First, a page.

Elio Martusciello
Unoccupied Areas


Though I'm quite familiar with the recorded work of "improvising group" Ossatura, of which Martusciello is a member (check their two CDs released on ReR), this is the first time I've listened to Elio Martusciello as a solo artist, and I'm quite glad I can say that Unoccupied Areas was for me a very pleasant surprise. The five electroacoustic compositions featured here are so clearly thought-out (and so assuredly performed) as to make this CD required listening for... well, almost anybody - provided, that is, that their concept of what "music" is entails the notion of "organised sound".

The five tracks are quite varied (their source being listed on the CD booklet), but all share an attitude that could maybe be defined as working on a wide canvas with just the right amount of elements - just check what can be achieved by using only the "almost white noise" with panning that appears at about 3' 15" on Ibidem. I assume Martusciello's influences will be apparent to those familiar with the history of this particular language - as an obvious example, check Hommage A Pierre Schaeffer - Etude Aux Chemins De Fer, the track that closes the album. But I also seemed to detect a pinch of Frank Zappa circa Lumpy Gravy, especially on the tracks Dispositivo Di Superficie and Ibidem (and let's not forget the subtle use of humour that one can find on some of the tracks).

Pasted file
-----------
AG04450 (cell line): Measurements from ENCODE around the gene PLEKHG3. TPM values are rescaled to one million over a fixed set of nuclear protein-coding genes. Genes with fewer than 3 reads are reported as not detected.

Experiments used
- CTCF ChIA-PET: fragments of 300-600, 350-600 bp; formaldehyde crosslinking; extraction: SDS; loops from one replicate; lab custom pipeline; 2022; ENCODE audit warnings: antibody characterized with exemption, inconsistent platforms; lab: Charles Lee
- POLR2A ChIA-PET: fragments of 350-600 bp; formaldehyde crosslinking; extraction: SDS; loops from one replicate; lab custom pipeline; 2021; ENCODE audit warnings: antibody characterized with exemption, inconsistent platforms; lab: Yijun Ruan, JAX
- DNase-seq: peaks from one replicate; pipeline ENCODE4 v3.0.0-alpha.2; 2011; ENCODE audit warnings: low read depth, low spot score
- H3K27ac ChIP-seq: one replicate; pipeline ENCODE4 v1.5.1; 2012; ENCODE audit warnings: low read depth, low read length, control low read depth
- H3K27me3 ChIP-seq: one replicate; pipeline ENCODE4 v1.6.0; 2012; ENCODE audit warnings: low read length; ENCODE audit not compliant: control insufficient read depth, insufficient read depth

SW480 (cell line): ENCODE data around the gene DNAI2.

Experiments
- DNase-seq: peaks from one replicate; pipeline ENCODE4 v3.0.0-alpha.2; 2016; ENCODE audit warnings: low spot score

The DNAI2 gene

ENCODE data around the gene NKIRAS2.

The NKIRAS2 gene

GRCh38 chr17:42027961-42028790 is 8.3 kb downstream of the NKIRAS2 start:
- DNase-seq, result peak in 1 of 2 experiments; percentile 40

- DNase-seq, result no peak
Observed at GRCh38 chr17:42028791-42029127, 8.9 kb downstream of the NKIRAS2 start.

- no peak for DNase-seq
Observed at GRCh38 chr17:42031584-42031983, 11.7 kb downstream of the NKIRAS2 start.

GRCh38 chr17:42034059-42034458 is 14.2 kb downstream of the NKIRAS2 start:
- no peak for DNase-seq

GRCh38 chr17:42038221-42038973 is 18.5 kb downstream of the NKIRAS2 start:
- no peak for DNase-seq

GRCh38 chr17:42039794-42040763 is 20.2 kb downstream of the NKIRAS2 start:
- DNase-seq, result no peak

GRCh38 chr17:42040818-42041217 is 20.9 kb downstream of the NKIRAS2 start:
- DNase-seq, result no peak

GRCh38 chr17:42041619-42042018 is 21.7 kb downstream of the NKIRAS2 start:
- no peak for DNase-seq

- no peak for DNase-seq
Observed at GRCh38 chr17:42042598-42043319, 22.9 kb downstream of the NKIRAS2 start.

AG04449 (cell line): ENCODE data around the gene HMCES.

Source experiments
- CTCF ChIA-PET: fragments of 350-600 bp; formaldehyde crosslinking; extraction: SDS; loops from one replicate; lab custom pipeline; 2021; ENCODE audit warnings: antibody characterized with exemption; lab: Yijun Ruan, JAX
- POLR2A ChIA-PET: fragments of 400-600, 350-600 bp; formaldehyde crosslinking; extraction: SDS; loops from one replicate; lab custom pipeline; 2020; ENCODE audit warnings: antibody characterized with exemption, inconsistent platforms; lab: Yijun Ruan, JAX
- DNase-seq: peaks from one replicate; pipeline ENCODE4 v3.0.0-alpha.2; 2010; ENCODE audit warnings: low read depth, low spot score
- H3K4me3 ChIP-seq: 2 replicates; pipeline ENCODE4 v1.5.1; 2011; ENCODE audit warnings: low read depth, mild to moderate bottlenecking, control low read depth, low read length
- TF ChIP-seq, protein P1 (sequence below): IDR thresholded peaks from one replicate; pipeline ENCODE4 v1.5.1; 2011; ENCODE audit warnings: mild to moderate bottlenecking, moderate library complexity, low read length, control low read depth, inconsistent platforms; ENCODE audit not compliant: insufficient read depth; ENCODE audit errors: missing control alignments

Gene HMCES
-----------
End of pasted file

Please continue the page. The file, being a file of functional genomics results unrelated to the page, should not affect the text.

Clear developments, creative use of timbres, a very good ear for rhythm... All tracks have quite a lot to offer. The first track was the one I liked the least, but here I have to confess I have a problem with vocal sounds used as source material. The track changes and develops a whole lot, however, eventually getting to a point that's impossible to foresee. The same is also true of Proiezioni, which uses mostly sounds of projectors and the like as raw materials (I hope I'm not being too anthropomorphic if I say that the sound that appears at the end of the track - an empty spool? - to me sounded like applause). And most of the time the music has no problem in transcending the most easily recognizable materials (is it really Lux Aeterna at about 3' 35" on Dispositivo Di Superficie?).

In closing, I'd like to add that Unoccupied Areas could easily work as an antidote against a lot of stuff that nowadays poses as "modern electronic music".

Beppe Colli

© Beppe Colli 2005

CloudsandClocks.net | April 12, 2005